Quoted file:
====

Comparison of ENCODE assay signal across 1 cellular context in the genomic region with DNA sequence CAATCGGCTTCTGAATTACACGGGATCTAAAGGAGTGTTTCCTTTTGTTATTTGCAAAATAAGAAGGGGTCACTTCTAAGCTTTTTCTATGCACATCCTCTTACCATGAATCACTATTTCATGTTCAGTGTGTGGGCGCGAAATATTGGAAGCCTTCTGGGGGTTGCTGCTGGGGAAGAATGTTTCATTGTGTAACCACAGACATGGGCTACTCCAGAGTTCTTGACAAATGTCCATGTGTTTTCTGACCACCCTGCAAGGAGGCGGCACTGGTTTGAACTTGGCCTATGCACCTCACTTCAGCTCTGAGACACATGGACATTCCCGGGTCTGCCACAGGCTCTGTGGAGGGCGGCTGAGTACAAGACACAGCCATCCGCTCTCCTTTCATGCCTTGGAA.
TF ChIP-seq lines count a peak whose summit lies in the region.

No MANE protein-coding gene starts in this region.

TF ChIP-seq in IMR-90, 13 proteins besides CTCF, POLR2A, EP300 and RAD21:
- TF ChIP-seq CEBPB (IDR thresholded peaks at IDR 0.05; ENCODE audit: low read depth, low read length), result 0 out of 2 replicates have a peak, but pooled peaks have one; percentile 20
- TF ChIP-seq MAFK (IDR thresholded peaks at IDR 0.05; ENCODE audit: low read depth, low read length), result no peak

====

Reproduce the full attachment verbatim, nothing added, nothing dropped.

Comparison of ENCODE assay signal across 1 cellular context in the genomic region with DNA sequence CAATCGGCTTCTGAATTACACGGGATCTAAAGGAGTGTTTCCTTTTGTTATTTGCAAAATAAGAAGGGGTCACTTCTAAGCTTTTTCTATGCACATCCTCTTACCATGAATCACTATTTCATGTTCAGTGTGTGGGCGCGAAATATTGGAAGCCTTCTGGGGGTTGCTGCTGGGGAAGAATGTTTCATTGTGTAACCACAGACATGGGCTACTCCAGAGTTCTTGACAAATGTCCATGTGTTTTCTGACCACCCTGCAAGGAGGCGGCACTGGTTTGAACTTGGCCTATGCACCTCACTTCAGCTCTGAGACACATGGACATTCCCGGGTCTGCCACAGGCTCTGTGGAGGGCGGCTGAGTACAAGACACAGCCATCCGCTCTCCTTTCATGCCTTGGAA.
TF ChIP-seq lines count a peak whose summit lies in the region.

No MANE protein-coding gene starts in this region.

TF ChIP-seq in IMR-90, 13 proteins besides CTCF, POLR2A, EP300 and RAD21:
- TF ChIP-seq CEBPB (IDR thresholded peaks at IDR 0.05; ENCODE audit: low read depth, low read length), result 0 out of 2 replicates have a peak, but pooled peaks have one; percentile 20
- TF ChIP-seq MAFK (IDR thresholded peaks at IDR 0.05; ENCODE audit: low read depth, low read length), result no peak